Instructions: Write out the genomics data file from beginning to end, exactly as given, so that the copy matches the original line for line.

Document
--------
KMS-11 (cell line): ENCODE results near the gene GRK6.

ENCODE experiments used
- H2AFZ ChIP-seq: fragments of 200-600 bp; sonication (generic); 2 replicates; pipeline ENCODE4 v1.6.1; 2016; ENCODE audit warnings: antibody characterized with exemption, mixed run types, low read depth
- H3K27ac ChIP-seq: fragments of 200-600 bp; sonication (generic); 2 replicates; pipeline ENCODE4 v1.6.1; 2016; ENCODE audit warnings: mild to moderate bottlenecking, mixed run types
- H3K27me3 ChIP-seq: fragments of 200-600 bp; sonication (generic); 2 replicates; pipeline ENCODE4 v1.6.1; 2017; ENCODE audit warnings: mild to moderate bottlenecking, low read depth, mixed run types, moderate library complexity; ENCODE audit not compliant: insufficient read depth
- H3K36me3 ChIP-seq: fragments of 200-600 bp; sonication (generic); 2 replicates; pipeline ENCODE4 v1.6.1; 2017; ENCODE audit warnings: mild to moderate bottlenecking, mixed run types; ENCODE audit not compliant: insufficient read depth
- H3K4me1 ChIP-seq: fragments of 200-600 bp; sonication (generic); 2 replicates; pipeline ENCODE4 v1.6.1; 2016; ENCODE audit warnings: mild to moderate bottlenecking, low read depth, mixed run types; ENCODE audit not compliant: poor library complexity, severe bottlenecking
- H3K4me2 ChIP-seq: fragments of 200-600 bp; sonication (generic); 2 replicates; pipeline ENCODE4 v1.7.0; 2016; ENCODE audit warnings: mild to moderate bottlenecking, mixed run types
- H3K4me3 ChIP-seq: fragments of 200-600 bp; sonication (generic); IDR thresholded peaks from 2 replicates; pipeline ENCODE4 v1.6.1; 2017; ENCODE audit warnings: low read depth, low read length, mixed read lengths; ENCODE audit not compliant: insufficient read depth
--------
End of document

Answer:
KMS-11 (cell line): ENCODE results near the gene GRK6.

ENCODE experiments used
- H2AFZ ChIP-seq: fragments of 200-600 bp; sonication (generic); 2 replicates; pipeline ENCODE4 v1.6.1; 2016; ENCODE audit warnings: antibody characterized with exemption, mixed run types, low read depth
- H3K27ac ChIP-seq: fragments of 200-600 bp; sonication (generic); 2 replicates; pipeline ENCODE4 v1.6.1; 2016; ENCODE audit warnings: mild to moderate bottlenecking, mixed run types
- H3K27me3 ChIP-seq: fragments of 200-600 bp; sonication (generic); 2 replicates; pipeline ENCODE4 v1.6.1; 2017; ENCODE audit warnings: mild to moderate bottlenecking, low read depth, mixed run types, moderate library complexity; ENCODE audit not compliant: insufficient read depth
- H3K36me3 ChIP-seq: fragments of 200-600 bp; sonication (generic); 2 replicates; pipeline ENCODE4 v1.6.1; 2017; ENCODE audit warnings: mild to moderate bottlenecking, mixed run types; ENCODE audit not compliant: insufficient read depth
- H3K4me1 ChIP-seq: fragments of 200-600 bp; sonication (generic); 2 replicates; pipeline ENCODE4 v1.6.1; 2016; ENCODE audit warnings: mild to moderate bottlenecking, low read depth, mixed run types; ENCODE audit not compliant: poor library complexity, severe bottlenecking
- H3K4me2 ChIP-seq: fragments of 200-600 bp; sonication (generic); 2 replicates; pipeline ENCODE4 v1.7.0; 2016; ENCODE audit warnings: mild to moderate bottlenecking, mixed run types
- H3K4me3 ChIP-seq: fragments of 200-600 bp; sonication (generic); IDR thresholded peaks from 2 replicates; pipeline ENCODE4 v1.6.1; 2017; ENCODE audit warnings: low read depth, low read length, mixed read lengths; ENCODE audit not compliant: insufficient read depth